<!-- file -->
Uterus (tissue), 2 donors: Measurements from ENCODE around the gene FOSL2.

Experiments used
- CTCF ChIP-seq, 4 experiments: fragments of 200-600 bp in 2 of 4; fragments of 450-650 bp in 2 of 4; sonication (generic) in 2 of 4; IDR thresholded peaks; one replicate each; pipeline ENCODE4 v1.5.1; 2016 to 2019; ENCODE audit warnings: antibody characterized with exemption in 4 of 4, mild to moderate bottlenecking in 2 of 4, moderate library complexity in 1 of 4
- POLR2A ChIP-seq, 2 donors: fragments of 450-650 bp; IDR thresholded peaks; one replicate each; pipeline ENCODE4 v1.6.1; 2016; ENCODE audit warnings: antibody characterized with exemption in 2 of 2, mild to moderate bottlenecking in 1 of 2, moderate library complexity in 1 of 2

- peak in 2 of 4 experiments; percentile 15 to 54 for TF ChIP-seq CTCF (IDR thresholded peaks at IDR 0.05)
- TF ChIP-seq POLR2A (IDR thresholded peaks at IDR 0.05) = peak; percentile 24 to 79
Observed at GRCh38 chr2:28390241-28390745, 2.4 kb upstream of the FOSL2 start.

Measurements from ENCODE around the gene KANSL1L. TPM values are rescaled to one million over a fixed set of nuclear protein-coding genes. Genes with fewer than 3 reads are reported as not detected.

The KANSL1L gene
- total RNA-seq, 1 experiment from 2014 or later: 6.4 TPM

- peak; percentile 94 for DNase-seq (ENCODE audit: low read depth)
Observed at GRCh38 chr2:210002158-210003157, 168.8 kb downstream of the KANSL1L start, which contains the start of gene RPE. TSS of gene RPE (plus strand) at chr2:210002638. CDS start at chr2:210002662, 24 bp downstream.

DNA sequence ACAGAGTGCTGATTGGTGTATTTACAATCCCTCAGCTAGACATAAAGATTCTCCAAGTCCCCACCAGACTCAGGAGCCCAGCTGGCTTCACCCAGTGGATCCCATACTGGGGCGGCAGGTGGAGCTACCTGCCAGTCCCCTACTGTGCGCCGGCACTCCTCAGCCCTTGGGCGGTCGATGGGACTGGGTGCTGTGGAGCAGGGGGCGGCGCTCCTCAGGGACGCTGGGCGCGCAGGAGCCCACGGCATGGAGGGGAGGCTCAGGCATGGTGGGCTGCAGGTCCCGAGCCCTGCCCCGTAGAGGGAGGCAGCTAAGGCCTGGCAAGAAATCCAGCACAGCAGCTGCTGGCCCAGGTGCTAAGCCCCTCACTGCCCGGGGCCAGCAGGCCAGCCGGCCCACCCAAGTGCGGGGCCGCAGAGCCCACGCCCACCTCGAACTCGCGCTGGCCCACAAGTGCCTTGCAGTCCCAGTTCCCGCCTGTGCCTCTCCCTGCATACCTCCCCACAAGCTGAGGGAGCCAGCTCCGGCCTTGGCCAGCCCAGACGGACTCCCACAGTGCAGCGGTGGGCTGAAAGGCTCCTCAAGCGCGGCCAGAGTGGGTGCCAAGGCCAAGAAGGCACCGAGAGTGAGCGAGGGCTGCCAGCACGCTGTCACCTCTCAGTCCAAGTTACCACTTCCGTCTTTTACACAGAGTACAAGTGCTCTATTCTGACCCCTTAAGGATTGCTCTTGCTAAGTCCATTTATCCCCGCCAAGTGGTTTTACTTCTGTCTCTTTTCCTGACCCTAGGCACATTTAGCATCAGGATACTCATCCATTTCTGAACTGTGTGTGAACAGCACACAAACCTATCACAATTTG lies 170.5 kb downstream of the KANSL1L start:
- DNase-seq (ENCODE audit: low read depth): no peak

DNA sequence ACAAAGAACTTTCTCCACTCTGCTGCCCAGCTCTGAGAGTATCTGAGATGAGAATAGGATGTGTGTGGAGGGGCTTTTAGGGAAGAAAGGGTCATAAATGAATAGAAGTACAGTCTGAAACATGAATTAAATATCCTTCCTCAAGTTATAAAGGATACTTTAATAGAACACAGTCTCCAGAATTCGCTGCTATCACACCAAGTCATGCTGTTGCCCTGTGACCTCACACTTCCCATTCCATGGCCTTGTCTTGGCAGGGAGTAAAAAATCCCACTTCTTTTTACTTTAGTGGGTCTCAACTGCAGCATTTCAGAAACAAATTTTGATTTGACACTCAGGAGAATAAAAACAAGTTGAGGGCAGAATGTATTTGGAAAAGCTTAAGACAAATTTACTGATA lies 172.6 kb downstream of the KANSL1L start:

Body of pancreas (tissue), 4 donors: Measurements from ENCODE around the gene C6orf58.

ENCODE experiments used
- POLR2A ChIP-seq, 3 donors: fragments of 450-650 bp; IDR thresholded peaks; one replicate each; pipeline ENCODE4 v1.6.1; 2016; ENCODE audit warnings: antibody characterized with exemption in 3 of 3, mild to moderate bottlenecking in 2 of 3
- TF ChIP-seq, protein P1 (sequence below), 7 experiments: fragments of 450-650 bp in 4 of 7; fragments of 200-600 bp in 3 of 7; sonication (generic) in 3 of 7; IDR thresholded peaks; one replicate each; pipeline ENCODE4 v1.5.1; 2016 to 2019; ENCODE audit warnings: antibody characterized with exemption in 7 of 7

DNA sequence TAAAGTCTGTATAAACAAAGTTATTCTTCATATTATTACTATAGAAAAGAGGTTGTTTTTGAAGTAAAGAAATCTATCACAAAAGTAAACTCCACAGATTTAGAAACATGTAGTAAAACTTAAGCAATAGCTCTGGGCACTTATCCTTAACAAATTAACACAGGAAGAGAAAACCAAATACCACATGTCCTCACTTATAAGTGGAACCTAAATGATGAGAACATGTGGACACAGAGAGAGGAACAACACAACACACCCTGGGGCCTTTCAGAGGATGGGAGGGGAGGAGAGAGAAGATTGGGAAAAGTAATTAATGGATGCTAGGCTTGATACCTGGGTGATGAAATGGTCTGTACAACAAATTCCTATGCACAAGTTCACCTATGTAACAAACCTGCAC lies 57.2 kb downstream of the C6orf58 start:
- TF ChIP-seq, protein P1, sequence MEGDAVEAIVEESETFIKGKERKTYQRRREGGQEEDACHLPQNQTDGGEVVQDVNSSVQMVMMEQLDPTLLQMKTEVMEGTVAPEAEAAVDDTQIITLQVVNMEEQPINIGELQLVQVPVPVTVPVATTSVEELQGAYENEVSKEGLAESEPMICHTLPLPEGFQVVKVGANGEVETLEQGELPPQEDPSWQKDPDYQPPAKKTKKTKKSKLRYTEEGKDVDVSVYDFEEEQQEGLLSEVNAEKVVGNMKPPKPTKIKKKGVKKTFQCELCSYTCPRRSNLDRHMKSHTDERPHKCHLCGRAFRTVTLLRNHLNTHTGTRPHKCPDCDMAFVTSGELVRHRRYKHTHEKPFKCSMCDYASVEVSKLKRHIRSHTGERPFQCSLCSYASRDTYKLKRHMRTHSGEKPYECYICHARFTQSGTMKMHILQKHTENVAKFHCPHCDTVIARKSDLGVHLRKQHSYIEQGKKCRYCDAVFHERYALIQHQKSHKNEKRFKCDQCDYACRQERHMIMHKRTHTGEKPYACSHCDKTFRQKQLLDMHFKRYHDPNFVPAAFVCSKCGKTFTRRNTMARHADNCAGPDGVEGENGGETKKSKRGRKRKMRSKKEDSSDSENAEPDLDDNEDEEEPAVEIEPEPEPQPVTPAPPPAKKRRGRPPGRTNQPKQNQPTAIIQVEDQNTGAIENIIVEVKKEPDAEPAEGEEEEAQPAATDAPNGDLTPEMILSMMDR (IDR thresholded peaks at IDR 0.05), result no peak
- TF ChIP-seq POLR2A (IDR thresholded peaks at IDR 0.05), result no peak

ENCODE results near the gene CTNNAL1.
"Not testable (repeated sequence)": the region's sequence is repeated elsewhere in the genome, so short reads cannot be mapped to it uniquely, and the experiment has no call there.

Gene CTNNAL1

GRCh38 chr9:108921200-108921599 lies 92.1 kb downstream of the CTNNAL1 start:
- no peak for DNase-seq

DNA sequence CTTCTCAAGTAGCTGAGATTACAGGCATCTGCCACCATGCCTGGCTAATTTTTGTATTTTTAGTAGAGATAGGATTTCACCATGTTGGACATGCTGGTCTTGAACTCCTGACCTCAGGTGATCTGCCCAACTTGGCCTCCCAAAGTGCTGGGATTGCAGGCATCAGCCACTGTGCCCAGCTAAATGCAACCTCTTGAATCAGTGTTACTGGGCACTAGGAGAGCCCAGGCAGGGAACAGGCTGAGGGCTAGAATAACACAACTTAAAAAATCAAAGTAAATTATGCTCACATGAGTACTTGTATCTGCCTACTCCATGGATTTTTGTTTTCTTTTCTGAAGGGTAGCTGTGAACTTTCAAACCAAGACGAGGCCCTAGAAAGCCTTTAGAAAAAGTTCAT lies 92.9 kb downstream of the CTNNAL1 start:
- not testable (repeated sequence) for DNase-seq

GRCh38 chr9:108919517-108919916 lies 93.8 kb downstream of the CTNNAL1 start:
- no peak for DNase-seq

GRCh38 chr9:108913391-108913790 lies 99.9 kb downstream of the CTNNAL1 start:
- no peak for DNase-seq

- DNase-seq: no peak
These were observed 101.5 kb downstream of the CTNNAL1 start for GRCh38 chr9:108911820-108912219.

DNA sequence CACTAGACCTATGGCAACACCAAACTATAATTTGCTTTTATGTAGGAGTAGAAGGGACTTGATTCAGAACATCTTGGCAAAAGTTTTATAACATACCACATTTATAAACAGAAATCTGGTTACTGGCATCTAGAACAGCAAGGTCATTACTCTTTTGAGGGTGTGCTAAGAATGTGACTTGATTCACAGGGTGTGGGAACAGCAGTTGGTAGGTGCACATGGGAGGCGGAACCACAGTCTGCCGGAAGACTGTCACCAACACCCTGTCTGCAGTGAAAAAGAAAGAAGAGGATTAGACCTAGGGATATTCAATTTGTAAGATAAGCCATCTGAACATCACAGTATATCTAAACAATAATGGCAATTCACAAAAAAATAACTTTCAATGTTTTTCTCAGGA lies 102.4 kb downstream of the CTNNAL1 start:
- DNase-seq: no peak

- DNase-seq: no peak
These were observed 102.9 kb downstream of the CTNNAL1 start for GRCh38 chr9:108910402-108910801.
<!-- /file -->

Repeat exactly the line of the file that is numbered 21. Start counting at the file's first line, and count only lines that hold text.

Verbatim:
- TF ChIP-seq, protein P1, sequence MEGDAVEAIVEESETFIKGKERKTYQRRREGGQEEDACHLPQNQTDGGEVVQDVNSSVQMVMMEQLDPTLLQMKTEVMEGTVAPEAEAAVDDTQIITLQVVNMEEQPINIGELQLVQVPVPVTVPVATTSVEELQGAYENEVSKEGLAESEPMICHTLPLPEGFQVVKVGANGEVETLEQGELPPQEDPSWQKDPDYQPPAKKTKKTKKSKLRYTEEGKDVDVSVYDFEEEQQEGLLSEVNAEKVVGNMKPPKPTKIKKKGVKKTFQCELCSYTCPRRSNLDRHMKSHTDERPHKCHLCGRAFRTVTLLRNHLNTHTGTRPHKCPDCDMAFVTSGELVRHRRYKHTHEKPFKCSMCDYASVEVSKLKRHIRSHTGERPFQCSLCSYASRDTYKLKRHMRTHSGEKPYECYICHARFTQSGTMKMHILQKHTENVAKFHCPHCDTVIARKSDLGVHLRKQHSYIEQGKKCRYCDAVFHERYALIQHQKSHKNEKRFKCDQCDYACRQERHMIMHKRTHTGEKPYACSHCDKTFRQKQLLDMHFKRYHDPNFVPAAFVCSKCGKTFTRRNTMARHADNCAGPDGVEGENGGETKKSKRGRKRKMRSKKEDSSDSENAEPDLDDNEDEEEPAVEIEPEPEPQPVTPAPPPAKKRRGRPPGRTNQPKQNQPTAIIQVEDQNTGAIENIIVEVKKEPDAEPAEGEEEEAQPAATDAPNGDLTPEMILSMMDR (IDR thresholded peaks at IDR 0.05), result no peak